Ecosystem-based fisheries management (EBFM) is often discussed by fisheries managers and stakeholders as a potential goal. EBFM is based on a multi-species approach, which varies significantly from the single species fisheries management (SSFM) approach currently practiced under the U.S. Magnuson-Stevens Fishery Conservation and Management Act (MSFCMA). EBFM is “holistic” and considers “all factors,” but it is impossible for management to incorporate all factors into EBFM. This study sought to improve understanding of factors contributing to or preventing progress toward EBFM implementation in the Mid-Atlantic Fishery Management Council (MAFMC) and New England Fishery Management Council (NEFMC), focusing on Council member and stakeholder beliefs, attitudes, and mutual understanding. Objectives included determining mutual understanding between MAFMC and NEFMC members and stakeholders about EBFM and identifying MAFMC and NEFMC member and stakeholder preferences for EBFM definitions, practices, and outcomes, and prioritizing which aspects of EBFM managers and stakeholders find most important. Stakeholders included commercial fishermen, recreational anglers, nongovernmental organization (NGO) leaders, and Scientific and Statistical Committee (SSC) members. Over 1000 survey responses about EBFM from council members and stakeholders in the Mid-Atlantic (MA) and New England (NE) regions were analyzed. The Coorientation Model was used to characterize understanding between the Council and fisheries-related stakeholder groups. For the MA and NE regions, most stakeholders agreed on definitions, practices, and possible outcomes for EBFM. Results suggest that most Council members and stakeholders in the MA and NE regions support a change from SSFM to EBFM at an incremental, intermediate, or complete, gradual (5–10 years) pace. The application of the Coorientation Model to EBFM and the fishery management councils provided insights into how an improved understanding of the attitudes, beliefs, and mutual comprehension of Council members and stakeholder groups could potentially facilitate the implementation of EBFM. Council members and stakeholders responded similarly to, and Council members correctly predicted stakeholder responses about, EBFM definitions, practices, and outcomes. These findings suggest that Council member and stakeholder agreement and understanding are not barriers to MAFMC and NEFMC adoption of EBFM.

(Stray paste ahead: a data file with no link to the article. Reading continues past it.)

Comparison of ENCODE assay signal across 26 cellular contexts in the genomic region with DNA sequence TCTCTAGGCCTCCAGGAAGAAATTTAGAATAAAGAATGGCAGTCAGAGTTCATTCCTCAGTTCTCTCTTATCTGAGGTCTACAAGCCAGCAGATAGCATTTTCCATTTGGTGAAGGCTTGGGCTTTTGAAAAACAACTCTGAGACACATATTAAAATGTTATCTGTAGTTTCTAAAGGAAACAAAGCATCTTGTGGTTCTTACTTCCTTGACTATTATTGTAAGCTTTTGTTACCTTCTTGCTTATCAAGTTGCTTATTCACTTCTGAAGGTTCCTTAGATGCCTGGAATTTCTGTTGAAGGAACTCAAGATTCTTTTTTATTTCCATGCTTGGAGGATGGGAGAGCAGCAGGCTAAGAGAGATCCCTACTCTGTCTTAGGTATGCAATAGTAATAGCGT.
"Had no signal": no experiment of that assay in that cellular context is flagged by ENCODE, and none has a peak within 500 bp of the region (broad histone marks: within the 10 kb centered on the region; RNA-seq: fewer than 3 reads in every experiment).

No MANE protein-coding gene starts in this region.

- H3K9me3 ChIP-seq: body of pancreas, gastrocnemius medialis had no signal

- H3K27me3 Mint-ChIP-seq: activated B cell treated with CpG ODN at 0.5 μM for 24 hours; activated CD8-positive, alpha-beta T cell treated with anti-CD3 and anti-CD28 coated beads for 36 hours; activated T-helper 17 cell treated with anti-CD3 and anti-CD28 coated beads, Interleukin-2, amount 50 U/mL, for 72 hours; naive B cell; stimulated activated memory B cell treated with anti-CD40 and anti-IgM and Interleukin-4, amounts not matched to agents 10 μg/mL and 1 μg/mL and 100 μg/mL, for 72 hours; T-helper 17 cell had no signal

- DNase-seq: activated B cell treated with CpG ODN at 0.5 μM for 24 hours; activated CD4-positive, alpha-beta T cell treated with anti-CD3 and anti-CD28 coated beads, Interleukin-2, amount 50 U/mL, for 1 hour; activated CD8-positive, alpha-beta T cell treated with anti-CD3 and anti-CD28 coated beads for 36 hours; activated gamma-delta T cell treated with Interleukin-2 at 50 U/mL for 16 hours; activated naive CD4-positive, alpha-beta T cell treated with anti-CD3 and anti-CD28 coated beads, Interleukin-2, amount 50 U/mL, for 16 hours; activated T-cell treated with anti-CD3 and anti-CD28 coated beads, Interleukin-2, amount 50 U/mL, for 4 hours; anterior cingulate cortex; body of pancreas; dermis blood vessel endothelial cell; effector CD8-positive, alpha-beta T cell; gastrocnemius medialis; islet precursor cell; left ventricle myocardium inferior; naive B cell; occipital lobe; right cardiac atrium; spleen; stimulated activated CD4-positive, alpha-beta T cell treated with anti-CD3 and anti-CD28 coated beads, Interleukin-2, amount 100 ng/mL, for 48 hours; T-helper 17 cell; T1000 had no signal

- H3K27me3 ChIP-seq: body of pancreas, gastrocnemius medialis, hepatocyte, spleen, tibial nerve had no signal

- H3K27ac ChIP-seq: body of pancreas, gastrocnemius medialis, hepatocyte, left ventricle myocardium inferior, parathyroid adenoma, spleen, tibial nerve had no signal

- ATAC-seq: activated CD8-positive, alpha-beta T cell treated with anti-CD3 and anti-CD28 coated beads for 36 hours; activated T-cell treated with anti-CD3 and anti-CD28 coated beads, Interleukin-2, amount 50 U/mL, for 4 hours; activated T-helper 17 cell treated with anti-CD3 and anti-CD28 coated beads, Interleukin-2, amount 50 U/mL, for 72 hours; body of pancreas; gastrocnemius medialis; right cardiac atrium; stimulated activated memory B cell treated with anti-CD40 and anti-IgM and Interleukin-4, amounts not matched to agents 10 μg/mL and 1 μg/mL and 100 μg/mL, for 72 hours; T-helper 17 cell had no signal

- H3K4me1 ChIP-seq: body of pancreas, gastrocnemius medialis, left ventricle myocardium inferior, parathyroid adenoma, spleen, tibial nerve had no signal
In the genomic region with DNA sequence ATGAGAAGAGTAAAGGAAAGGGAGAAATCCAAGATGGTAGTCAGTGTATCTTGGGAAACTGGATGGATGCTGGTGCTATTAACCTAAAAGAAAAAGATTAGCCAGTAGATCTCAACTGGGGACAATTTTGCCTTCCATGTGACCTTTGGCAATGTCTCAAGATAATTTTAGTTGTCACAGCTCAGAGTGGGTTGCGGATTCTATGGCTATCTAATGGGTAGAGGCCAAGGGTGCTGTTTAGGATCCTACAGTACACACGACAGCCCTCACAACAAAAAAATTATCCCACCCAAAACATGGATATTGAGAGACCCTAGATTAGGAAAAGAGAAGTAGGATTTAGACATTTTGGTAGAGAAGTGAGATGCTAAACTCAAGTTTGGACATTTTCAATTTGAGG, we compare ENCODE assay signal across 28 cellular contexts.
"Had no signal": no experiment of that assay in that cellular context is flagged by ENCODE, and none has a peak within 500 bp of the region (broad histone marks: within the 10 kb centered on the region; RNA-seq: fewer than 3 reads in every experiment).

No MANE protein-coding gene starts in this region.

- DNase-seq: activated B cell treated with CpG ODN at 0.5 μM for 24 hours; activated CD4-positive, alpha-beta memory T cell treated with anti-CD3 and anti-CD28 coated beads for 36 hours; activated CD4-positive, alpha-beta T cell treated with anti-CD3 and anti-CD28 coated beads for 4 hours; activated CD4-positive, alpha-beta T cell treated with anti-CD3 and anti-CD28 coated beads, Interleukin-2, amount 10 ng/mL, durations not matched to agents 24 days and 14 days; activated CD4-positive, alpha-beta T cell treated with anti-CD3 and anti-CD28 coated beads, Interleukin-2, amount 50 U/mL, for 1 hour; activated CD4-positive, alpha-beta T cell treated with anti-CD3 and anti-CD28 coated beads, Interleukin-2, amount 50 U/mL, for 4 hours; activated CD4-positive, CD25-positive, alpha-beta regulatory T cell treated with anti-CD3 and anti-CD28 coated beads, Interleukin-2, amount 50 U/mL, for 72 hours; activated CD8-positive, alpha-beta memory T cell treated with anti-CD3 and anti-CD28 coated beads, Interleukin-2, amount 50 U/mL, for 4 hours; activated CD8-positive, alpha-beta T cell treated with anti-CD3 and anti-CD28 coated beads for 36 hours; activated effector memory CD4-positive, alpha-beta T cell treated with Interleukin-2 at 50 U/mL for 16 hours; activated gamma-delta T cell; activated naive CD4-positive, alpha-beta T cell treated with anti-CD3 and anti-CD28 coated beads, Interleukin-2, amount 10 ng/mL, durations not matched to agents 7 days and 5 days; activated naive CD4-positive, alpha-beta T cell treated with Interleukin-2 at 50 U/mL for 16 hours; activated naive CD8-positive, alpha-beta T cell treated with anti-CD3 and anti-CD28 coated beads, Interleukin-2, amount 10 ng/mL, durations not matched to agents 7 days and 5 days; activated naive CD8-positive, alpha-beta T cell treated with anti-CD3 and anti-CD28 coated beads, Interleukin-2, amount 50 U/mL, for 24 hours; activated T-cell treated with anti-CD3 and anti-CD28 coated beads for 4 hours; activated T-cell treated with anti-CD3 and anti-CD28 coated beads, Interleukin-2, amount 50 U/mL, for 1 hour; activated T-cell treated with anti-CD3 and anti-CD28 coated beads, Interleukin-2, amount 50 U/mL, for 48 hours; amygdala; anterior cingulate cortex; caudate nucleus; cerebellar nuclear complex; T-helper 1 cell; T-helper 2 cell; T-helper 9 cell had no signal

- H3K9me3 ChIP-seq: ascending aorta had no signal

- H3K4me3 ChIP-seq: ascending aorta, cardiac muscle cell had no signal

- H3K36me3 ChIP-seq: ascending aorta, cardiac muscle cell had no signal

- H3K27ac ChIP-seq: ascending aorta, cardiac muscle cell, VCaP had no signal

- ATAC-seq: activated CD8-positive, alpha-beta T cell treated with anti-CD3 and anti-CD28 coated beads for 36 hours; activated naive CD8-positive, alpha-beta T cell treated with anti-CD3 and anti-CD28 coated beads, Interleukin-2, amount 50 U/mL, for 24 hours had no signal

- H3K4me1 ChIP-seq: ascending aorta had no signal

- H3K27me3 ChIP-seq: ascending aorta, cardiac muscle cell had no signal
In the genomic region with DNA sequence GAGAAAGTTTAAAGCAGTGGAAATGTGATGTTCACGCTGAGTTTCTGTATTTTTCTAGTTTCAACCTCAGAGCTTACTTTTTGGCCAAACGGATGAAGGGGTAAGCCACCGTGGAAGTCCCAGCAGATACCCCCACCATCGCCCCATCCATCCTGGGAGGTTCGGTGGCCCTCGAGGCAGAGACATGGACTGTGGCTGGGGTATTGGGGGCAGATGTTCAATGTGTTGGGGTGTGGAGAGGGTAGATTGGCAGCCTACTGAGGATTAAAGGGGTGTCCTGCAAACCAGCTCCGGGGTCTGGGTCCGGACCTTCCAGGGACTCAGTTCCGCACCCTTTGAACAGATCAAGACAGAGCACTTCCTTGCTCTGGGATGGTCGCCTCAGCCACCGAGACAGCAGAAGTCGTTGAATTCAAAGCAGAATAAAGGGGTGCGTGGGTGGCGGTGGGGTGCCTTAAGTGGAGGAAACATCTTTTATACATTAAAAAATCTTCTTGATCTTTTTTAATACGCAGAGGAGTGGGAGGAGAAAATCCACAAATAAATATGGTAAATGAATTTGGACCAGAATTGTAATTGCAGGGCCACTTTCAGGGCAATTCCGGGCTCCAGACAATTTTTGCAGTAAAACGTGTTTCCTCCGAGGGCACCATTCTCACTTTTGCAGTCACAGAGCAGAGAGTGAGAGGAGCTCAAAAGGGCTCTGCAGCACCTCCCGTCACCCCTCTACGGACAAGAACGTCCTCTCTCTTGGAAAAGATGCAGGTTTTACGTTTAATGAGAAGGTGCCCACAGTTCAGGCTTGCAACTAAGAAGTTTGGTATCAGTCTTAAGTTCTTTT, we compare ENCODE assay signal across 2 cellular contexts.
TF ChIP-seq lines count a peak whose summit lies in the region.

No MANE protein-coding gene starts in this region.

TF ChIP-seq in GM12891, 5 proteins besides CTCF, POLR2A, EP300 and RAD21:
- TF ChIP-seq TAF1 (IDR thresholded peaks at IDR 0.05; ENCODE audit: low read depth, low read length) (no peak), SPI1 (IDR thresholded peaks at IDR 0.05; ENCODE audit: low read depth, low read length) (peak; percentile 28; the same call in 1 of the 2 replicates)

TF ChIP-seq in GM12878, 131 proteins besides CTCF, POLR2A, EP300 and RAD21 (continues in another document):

Ocean acidification is projected to lower the Ωar of reef waters by 0.3-0.4 units by the end of century making it more difficult for calcifying organisms to secrete calcium carbonate while at the same time making the environment more favorable for abiotic and biotic dissolution of the reef framework. There is great interest in being able to project the point in time when coral reefs will cross the tipping point between being net depositional to net erosional in terms of their carbonate budgets. Periodic in situ assessments of the balance between carbonate production and dissolution that spans seasonal time scales may prove useful in monitoring and formulating projections of the impact of ocean acidification on reef carbonate production. This study represents the first broad scale geochemical survey of the rates of net community production (NCP) and net community calcification (NCC) across the Florida Reef Tract (FRT). Surveys were performed at approximately quarterly intervals in 2009-10 across seven onshore-offshore transects spanning the upper, middle and lower Florida Keys. Averaged across the FRT, the rates of NCP and NCC were positive during the spring/summer at 62 ± 7 and 17 ± 2 mmol m-2 d-1, respectively, and negative during the fall/winter at -33 ± 6 and -7 ± 2 mmol m-2 d-1. The most significant finding of the study was that the northern-most reef is already net erosional (-1.1 ± 0.4 kg CaCO3 m-2 y-1) and mid-reefs to the south were net depositional on an annual basis (0.4 ± 0.1 kg CaCO3 m-2 y-1) but erosional during the fall and winter. Only the two southern-most reefs were net depositional year-round. These results indicate that parts of the FRT have already crossed the tipping point for carbonate production and other parts are getting close.